Book Reviews - Winter 2009

Cal & Liz & Ted & Sylvia

The corresponding prose of midcentury poets

By Sudip Bose | December 1, 2008


Letters of Ted Hughes, Selected and Edited by Christopher Reid, Farrar, Straus and Giroux

Words in Air: The Complete Correspondence Between Elizabeth Bishop and Robert Lowell, Edited by Thomas Travisano with Saskia Hamilton, Farrar, Straus and Giroux

Few other tragedies have given rise to as much rumor and gossip as the suicide of Sylvia Plath on February 11, 1963. Perhaps it was the particularly gruesome nature of her death—she killed herself using the gas oven in her kitchen while her two children, Nicholas and Frieda, lay sleeping—that gripped the popular imagination. But as Plath became a martyr to legions of readers who seized upon her brilliant canon as if the writings were holy texts, her husband, the English poet Ted Hughes, was increasingly portrayed as the villain in a sensational plot, the person mainly responsible for his wife’s psychic distress. Every prying eye in the literary world was cast upon Hughes and the children just when they should have been left alone to grieve.

Hughes remained silent on the matter for much of his life, and it is for this reason, more than any other, that his letters are essential reading. As literature, they are magnificent pieces of prose—intense, beautiful, lyrical, passionate, wise. What makes them all the more striking, however, is how nakedly they confess, how honestly they lay bare the writer’s soul—how utterly different they are from most of his verse. Like Yeats, Hughes believed that confession alone does not constitute art, that one must shine personal experience through a prism of metaphor and symbol for it to be transformed into something meaningful.

Hughes’s poetic sensibilities emanated from a resonant personal mythology grounded in nature, folklore, and shamanism. His su­perb early poems, collected in The Hawk in the Rain and Lupercal, drew frequently upon the animal kingdom (foxes, hawks, horses, fishes, and bulls)—as well as the west Yorkshire hillsides of his boyhood, an unforgiving landscape of immensity and grandeur—in order to render a complex inner world. In a letter to Plath, sent shortly after their marriage in 1956, Hughes memorably described a solitary foray made while his wife had been away:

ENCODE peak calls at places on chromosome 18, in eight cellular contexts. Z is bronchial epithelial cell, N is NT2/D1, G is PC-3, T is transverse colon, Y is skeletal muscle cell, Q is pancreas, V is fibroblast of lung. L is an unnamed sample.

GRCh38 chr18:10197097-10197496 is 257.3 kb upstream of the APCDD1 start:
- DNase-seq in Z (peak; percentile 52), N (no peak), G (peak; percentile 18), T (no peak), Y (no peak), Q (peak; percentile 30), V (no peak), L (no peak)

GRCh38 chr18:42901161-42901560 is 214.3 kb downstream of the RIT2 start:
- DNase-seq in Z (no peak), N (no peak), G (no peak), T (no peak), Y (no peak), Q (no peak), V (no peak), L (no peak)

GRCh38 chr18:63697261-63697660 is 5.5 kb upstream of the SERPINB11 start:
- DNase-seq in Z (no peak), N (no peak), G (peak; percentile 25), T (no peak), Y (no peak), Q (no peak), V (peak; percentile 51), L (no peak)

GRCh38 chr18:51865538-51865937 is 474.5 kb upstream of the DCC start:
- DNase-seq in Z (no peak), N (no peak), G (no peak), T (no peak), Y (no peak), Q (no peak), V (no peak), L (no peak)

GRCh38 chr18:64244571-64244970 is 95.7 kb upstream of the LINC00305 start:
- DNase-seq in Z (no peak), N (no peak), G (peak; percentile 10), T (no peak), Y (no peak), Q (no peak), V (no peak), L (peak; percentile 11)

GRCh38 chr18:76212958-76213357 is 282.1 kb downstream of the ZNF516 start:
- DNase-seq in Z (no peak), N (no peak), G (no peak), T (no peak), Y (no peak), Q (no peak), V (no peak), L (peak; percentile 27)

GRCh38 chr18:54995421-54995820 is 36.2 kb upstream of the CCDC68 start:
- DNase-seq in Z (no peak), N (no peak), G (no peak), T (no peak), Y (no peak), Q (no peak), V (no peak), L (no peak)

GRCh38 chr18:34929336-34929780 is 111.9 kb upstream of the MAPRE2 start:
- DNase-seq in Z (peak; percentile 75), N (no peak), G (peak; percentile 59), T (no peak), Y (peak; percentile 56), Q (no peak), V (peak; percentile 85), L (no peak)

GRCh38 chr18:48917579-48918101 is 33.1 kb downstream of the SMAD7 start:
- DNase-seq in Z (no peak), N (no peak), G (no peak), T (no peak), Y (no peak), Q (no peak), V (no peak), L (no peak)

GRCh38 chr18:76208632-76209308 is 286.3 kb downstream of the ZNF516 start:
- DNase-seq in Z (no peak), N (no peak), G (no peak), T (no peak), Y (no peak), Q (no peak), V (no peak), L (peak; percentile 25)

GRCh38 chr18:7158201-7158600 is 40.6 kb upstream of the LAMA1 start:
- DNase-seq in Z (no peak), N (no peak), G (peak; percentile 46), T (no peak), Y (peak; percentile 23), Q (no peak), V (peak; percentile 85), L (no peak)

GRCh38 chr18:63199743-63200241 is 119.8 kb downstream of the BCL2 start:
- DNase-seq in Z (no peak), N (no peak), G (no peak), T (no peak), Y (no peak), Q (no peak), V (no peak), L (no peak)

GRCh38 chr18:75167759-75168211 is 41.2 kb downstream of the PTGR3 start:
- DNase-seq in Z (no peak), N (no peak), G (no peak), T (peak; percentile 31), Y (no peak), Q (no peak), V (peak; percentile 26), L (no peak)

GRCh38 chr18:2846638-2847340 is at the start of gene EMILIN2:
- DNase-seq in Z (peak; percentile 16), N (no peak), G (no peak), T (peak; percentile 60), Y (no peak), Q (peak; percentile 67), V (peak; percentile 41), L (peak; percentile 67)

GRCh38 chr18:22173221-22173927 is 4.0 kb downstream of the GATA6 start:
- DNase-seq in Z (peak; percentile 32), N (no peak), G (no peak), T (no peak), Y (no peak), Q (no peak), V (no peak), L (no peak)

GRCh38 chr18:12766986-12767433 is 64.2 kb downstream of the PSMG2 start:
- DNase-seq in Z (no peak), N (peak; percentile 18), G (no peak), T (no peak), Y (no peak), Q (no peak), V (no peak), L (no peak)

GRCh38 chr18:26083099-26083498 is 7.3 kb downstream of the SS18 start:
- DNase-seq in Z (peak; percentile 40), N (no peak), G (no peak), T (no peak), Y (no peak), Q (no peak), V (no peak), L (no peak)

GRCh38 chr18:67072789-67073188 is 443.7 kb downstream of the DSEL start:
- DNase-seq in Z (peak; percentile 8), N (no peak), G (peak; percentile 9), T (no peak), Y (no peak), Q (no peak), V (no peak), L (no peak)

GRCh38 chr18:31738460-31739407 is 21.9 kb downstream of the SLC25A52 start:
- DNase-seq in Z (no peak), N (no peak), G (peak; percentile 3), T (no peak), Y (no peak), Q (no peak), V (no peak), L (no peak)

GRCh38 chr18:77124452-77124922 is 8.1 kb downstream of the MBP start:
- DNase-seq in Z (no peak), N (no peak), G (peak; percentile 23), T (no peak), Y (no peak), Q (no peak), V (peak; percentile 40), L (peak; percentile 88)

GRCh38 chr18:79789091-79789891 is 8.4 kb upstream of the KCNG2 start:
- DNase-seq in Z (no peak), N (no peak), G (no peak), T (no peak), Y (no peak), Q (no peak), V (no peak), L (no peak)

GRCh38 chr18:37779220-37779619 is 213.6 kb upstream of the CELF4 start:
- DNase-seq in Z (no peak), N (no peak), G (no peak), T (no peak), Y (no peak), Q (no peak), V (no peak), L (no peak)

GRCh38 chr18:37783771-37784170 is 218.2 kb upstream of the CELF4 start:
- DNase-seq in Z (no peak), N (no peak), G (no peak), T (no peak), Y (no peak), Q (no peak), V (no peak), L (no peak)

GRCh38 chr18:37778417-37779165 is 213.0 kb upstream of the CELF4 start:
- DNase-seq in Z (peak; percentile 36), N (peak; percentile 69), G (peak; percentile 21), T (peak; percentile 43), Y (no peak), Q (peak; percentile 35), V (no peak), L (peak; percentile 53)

At dusk the sky was pure washed stretched green, still wet and runny, with brilliant illumination on the landscape. Then from the north, covering the whole breadth of the sky, came a lid of black cloud, and under it the land black. It drew slowly over the whole sky. At one stage a great advance of it overhung the green west sky, and hanging from it, black against the green were great trailing swaths of falling rain, like a long black fine mane. Or like many manes hanging down between the side by side pressed bellies of cloud. . . . Anyway I’d just got fairly down into the wood when it began to hail. I stood under a leaning tree and watched the hail, for an hour, filling the valley up. Leaves were coming off, the wood was sodden and seeping.

The passage calls to mind several of Hughes’s early poems: “Wind,” which begins by describing a house seemingly adrift in a torrential storm; “The Hawk in the Rain,” whose opening lines depict the speaker struggling across a stretch of waterlogged farmland; and “The Horses,” a cosmically beautiful lyric in which a man, climbing through the woods on an unbearably chilly morning, encounters 10 statuesque horses, perfectly still.

Almost from the beginning, Hughes was a famous poet, and though Plath herself successfully placed several poems in prominent magazines, she seemed to play the part of the pupil, and he the wiser teacher. Plath’s many insecurities, including those about her poetry, have been well documented, but Hughes was always encouraging and a close, careful critic of her work. In letter after letter (to Plath and to others), he championed her visionary talent, her “startling poetic gift,” with not the slightest hint of rivalry or jealousy.